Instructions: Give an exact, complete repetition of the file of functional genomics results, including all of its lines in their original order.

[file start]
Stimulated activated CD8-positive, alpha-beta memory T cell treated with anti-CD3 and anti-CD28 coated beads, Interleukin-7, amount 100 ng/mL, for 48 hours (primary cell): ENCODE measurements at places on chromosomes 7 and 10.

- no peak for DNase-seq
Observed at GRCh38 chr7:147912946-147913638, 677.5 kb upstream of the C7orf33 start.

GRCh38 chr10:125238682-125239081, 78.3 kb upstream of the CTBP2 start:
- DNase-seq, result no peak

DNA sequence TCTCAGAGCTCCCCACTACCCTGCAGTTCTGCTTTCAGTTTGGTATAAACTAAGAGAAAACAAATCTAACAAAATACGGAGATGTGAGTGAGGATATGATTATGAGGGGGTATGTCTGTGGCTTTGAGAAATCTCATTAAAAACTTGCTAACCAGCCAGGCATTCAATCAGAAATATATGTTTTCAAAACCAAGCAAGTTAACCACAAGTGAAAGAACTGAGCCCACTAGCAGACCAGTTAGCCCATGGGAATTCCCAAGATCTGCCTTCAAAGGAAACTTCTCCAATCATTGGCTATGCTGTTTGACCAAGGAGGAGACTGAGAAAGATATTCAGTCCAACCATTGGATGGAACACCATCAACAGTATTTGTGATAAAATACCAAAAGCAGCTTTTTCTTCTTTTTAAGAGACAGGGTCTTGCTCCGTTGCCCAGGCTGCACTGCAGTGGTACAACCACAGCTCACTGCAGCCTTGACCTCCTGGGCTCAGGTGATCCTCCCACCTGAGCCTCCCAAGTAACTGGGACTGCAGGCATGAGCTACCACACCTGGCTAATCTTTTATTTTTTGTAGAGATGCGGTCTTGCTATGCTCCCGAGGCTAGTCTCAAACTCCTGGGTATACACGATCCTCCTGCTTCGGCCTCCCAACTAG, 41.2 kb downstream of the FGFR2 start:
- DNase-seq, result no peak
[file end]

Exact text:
Stimulated activated CD8-positive, alpha-beta memory T cell treated with anti-CD3 and anti-CD28 coated beads, Interleukin-7, amount 100 ng/mL, for 48 hours (primary cell): ENCODE measurements at places on chromosomes 7 and 10.

- no peak for DNase-seq
Observed at GRCh38 chr7:147912946-147913638, 677.5 kb upstream of the C7orf33 start.

GRCh38 chr10:125238682-125239081, 78.3 kb upstream of the CTBP2 start:
- DNase-seq, result no peak

DNA sequence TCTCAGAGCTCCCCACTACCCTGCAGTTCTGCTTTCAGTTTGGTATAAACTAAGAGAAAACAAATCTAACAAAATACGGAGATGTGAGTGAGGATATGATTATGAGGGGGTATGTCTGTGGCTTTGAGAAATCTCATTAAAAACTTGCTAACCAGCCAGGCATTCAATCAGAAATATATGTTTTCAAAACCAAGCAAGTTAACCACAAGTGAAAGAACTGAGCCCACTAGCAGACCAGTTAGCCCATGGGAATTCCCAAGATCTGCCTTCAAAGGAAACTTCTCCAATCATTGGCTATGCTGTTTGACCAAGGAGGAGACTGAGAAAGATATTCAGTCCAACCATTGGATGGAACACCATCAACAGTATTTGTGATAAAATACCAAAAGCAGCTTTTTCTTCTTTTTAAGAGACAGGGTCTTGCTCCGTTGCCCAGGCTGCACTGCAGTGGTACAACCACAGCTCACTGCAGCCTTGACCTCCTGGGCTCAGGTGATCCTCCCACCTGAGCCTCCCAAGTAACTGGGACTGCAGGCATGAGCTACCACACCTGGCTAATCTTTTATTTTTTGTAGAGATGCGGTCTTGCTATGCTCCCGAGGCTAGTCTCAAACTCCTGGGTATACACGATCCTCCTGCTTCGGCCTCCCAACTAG, 41.2 kb downstream of the FGFR2 start:
- DNase-seq, result no peak